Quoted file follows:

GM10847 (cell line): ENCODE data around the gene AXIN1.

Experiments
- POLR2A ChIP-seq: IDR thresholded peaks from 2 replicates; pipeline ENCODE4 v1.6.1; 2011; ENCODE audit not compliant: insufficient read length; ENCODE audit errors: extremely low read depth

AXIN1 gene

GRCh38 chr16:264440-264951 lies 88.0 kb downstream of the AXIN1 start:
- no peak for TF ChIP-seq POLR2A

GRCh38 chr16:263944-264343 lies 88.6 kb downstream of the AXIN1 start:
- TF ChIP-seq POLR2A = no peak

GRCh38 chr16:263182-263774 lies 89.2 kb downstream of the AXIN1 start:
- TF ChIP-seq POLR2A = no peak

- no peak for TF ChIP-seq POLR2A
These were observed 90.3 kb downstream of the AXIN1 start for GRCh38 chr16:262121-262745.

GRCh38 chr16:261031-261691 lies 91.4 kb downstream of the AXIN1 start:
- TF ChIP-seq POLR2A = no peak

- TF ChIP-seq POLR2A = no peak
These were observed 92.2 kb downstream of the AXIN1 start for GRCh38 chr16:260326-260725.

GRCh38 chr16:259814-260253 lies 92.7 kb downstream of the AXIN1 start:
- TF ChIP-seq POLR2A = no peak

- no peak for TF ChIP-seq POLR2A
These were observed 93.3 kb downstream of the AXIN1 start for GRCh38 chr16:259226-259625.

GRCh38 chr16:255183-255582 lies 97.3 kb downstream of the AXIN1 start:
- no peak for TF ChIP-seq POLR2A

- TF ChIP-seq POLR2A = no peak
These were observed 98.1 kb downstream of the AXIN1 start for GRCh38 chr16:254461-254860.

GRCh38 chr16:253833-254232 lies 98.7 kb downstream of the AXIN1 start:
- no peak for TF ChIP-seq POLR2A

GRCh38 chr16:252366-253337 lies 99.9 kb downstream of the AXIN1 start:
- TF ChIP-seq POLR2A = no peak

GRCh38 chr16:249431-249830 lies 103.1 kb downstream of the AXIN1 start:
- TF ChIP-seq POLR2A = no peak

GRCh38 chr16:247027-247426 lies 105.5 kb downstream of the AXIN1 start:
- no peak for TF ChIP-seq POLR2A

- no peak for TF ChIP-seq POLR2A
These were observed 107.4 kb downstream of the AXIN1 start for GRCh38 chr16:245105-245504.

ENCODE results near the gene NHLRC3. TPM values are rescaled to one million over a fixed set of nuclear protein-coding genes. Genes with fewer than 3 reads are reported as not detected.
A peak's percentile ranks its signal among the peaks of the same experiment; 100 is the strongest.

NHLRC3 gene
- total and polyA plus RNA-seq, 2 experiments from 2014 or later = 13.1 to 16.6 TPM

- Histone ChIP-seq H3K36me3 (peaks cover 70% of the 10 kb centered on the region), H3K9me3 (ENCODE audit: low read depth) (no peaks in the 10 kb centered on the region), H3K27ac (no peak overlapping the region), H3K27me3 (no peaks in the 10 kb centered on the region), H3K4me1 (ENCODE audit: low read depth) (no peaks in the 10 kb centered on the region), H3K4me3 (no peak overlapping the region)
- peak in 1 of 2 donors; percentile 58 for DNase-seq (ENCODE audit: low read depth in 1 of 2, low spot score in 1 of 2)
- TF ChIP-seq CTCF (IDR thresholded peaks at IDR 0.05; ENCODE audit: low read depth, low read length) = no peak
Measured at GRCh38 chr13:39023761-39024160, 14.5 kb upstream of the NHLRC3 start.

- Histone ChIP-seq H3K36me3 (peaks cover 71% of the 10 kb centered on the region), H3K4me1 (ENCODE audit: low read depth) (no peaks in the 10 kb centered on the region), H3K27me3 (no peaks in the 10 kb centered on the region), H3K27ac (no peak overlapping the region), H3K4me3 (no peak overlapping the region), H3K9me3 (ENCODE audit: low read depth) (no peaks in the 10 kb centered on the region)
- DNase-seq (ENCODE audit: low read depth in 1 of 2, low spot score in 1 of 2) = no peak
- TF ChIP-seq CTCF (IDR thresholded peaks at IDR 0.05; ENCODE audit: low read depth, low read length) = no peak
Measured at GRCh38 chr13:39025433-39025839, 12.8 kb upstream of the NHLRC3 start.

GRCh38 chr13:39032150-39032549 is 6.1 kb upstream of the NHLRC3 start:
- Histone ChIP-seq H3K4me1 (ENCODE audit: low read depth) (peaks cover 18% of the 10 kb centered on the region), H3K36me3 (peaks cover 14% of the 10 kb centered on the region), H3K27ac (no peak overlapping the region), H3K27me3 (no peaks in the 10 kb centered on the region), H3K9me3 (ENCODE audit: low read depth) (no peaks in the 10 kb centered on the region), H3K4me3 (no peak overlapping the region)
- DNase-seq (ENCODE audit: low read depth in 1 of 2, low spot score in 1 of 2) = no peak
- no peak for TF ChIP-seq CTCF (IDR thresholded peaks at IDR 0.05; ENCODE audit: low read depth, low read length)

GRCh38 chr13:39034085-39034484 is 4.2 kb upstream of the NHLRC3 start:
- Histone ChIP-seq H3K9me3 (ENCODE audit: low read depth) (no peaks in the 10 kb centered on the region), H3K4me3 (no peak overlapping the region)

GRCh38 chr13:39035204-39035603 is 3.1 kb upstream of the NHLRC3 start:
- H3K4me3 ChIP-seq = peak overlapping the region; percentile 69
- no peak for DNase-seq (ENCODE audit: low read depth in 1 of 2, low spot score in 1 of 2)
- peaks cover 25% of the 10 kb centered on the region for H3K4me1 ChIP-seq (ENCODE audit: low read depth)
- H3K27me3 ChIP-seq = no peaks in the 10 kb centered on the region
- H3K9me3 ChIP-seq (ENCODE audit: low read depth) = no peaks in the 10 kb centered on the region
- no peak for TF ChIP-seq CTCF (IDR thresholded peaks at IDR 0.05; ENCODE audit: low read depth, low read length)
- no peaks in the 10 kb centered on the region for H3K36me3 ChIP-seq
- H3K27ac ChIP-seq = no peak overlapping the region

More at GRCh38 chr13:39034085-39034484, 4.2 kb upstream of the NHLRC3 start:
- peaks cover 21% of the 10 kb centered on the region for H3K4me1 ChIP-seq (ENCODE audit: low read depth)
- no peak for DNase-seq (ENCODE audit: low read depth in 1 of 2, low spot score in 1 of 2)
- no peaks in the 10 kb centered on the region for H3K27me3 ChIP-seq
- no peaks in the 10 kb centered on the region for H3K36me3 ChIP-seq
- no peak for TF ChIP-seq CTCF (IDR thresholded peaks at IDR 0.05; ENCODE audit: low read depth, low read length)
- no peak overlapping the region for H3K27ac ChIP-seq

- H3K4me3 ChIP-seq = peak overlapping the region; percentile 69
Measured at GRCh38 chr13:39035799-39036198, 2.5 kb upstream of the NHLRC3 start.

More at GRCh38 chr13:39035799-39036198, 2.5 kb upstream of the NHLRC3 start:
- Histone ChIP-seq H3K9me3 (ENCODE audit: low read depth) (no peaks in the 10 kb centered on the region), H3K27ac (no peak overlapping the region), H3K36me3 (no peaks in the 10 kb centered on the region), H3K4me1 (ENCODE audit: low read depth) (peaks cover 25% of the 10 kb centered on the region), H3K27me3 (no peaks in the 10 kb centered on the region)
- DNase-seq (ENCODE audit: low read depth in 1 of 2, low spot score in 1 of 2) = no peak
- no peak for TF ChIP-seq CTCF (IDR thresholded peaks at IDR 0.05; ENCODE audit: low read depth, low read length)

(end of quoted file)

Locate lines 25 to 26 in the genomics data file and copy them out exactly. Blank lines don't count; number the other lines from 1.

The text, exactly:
GRCh38 chr16:253833-254232 lies 98.7 kb downstream of the AXIN1 start:
- no peak for TF ChIP-seq POLR2A